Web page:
The cover story of that issue, “Breaking the Silence,” featured an interview with John Anthony West on the re-dating of the Great Sphinx.
West and his colleague, Boston University geologist, Dr.
Tests in 1980 using an electron microscope found red ochre which was said to be blood.
An electron microprobe analyser proved that the image was painted. A victory for good old Raman Essentially a laser microscope that can zoom down to 1,000th of a millimetre.
Now, the mystery of King Tut's lineage has finally been solved.
In addition to revealing an image beneath a canvas – many painters would paint over earlier works to save money – scientists can link each signal to a paint pigment and reveal hidden paintings in full colour rather than black and white.
While the results are being kept under wraps, the level of detail is illustrated by a 4,000-year-old clump of black hair discovered in Greenland.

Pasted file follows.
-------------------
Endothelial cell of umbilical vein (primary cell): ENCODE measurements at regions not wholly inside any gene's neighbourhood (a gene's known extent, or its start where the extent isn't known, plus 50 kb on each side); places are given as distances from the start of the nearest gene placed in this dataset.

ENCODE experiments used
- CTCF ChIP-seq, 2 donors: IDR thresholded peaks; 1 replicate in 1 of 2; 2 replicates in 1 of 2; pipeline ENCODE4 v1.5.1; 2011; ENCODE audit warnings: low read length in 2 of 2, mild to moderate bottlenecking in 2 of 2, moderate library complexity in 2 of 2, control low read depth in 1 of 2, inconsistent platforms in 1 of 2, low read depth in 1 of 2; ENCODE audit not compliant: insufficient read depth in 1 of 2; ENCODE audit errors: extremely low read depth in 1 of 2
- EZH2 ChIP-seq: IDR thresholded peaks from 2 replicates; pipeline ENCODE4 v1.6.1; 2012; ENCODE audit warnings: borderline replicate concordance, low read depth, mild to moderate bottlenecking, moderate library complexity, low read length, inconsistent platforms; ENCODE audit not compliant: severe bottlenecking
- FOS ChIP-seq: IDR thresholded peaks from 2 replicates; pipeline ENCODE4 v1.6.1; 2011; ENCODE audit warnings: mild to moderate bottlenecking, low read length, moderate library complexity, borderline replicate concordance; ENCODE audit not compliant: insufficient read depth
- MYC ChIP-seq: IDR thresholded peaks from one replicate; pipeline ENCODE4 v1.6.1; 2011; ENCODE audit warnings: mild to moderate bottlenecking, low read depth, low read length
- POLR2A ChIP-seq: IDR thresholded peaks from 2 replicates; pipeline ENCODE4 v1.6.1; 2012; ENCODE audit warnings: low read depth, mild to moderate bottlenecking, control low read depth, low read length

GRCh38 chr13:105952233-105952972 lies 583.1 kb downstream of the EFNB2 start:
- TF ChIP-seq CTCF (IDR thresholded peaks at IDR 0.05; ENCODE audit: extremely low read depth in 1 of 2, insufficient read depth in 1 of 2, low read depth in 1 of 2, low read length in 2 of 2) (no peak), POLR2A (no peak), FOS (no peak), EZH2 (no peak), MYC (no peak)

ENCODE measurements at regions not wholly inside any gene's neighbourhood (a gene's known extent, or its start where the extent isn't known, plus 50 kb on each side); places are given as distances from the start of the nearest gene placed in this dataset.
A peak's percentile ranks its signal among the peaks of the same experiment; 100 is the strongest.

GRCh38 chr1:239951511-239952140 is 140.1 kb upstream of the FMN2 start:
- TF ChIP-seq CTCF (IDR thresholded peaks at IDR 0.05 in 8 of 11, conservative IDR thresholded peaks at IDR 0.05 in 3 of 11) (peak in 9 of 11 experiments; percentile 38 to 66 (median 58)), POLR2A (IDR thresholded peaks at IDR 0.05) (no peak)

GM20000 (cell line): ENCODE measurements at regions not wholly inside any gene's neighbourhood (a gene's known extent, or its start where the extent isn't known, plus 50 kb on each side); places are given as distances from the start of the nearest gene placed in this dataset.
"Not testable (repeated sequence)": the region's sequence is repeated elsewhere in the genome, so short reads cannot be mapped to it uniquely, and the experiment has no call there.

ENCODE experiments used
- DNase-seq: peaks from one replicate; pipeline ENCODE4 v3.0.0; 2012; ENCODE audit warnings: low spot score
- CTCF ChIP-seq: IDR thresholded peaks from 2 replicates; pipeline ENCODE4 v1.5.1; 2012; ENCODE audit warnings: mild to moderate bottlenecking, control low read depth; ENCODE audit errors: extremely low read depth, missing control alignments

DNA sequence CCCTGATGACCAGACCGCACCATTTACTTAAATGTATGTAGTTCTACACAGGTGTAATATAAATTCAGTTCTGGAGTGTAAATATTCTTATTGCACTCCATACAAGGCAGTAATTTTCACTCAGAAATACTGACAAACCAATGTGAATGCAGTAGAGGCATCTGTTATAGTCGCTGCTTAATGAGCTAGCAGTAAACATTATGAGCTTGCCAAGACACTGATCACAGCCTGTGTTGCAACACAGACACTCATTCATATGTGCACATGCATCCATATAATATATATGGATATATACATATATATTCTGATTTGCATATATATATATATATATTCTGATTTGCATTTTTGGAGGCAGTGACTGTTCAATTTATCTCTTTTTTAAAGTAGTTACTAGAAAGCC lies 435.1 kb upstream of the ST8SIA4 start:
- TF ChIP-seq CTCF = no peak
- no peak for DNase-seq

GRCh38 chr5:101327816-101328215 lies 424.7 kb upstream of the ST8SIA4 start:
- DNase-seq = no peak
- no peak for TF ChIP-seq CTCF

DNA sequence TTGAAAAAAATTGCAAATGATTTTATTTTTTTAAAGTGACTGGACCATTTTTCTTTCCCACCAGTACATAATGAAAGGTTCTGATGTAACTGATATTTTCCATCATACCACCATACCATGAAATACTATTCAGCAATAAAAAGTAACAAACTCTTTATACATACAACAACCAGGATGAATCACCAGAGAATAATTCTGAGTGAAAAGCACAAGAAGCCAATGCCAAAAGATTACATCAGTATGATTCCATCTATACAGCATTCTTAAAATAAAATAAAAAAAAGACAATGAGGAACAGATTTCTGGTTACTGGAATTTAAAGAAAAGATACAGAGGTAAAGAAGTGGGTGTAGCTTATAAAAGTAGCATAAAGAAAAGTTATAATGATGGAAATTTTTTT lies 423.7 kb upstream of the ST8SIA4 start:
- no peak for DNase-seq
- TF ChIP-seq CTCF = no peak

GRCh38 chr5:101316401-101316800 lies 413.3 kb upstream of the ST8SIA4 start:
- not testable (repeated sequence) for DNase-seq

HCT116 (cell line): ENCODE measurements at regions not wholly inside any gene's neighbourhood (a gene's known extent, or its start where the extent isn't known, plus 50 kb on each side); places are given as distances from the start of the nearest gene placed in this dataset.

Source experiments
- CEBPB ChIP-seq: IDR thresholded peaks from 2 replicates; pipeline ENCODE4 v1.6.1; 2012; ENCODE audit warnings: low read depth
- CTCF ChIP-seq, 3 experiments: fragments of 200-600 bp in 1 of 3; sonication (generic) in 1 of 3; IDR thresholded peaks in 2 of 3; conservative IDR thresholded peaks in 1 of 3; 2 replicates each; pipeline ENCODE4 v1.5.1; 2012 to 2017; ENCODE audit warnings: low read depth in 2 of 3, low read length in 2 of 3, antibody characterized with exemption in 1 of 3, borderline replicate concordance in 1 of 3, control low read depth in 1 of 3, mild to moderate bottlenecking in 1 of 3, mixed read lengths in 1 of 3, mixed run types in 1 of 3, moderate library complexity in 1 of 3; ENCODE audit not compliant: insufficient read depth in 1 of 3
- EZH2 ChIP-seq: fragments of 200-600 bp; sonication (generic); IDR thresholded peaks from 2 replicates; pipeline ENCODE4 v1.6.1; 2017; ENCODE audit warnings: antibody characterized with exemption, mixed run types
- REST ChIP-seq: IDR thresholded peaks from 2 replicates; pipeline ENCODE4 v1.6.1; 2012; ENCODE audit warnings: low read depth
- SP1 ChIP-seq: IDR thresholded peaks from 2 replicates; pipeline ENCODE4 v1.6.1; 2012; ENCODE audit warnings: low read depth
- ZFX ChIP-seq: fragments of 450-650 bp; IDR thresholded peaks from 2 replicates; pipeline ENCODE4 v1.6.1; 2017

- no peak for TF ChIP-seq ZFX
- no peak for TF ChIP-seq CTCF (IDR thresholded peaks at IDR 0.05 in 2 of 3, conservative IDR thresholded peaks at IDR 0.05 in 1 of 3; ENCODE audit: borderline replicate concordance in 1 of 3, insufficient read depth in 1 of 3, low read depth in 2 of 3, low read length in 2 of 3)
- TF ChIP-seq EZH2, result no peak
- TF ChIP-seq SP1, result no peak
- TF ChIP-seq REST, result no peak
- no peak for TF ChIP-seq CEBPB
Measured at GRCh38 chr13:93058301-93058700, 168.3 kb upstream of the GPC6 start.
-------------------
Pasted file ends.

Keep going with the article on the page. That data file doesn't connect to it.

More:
Analysis found that the hair belonged to a short man with brown eyes, non-white skin and "shovel-shaped" front teeth, who had an A blood type and probably originated in Siberia.
It helped in restoring Picasso's Les Demoiselles d'Avignon in 2004 by picking up organic matter in the paint, such as wax, varnish and glue.
Lasers shed light on the inner Sphinx The ancient Egyptian Sphinx has been laser scanned from nose to tail to create an accurate 3D computer rendering of the statue.